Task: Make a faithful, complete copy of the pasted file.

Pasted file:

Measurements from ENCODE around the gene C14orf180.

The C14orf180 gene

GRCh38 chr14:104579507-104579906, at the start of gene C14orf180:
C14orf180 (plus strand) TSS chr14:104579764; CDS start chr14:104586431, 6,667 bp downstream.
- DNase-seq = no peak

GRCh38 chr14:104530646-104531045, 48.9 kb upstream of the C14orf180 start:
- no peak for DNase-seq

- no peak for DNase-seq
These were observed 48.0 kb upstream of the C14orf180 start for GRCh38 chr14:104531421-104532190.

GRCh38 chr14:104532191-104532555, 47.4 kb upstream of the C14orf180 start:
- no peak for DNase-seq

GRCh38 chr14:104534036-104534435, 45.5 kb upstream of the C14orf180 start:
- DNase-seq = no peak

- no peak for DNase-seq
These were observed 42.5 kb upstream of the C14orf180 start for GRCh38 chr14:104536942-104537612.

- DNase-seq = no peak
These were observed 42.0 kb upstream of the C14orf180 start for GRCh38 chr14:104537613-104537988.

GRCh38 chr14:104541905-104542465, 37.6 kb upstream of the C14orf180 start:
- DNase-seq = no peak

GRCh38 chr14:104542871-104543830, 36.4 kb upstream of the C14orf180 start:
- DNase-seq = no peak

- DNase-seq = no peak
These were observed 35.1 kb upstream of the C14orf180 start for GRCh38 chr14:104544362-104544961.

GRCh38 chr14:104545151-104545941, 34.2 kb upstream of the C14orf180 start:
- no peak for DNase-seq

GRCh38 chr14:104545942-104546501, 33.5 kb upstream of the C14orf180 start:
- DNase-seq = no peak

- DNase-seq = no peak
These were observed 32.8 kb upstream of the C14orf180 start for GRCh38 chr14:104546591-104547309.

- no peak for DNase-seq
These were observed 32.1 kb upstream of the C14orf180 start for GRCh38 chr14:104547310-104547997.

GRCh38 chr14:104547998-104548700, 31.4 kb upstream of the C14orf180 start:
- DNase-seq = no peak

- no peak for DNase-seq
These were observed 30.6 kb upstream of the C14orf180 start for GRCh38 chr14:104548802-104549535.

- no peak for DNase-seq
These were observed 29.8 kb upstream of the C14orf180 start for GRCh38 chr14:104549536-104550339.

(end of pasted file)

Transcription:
Measurements from ENCODE around the gene C14orf180.

The C14orf180 gene

GRCh38 chr14:104579507-104579906, at the start of gene C14orf180:
C14orf180 (plus strand) TSS chr14:104579764; CDS start chr14:104586431, 6,667 bp downstream.
- DNase-seq = no peak

GRCh38 chr14:104530646-104531045, 48.9 kb upstream of the C14orf180 start:
- no peak for DNase-seq

- no peak for DNase-seq
These were observed 48.0 kb upstream of the C14orf180 start for GRCh38 chr14:104531421-104532190.

GRCh38 chr14:104532191-104532555, 47.4 kb upstream of the C14orf180 start:
- no peak for DNase-seq

GRCh38 chr14:104534036-104534435, 45.5 kb upstream of the C14orf180 start:
- DNase-seq = no peak

- no peak for DNase-seq
These were observed 42.5 kb upstream of the C14orf180 start for GRCh38 chr14:104536942-104537612.

- DNase-seq = no peak
These were observed 42.0 kb upstream of the C14orf180 start for GRCh38 chr14:104537613-104537988.

GRCh38 chr14:104541905-104542465, 37.6 kb upstream of the C14orf180 start:
- DNase-seq = no peak

GRCh38 chr14:104542871-104543830, 36.4 kb upstream of the C14orf180 start:
- DNase-seq = no peak

- DNase-seq = no peak
These were observed 35.1 kb upstream of the C14orf180 start for GRCh38 chr14:104544362-104544961.

GRCh38 chr14:104545151-104545941, 34.2 kb upstream of the C14orf180 start:
- no peak for DNase-seq

GRCh38 chr14:104545942-104546501, 33.5 kb upstream of the C14orf180 start:
- DNase-seq = no peak

- DNase-seq = no peak
These were observed 32.8 kb upstream of the C14orf180 start for GRCh38 chr14:104546591-104547309.

- no peak for DNase-seq
These were observed 32.1 kb upstream of the C14orf180 start for GRCh38 chr14:104547310-104547997.

GRCh38 chr14:104547998-104548700, 31.4 kb upstream of the C14orf180 start:
- DNase-seq = no peak

- no peak for DNase-seq
These were observed 30.6 kb upstream of the C14orf180 start for GRCh38 chr14:104548802-104549535.

- no peak for DNase-seq
These were observed 29.8 kb upstream of the C14orf180 start for GRCh38 chr14:104549536-104550339.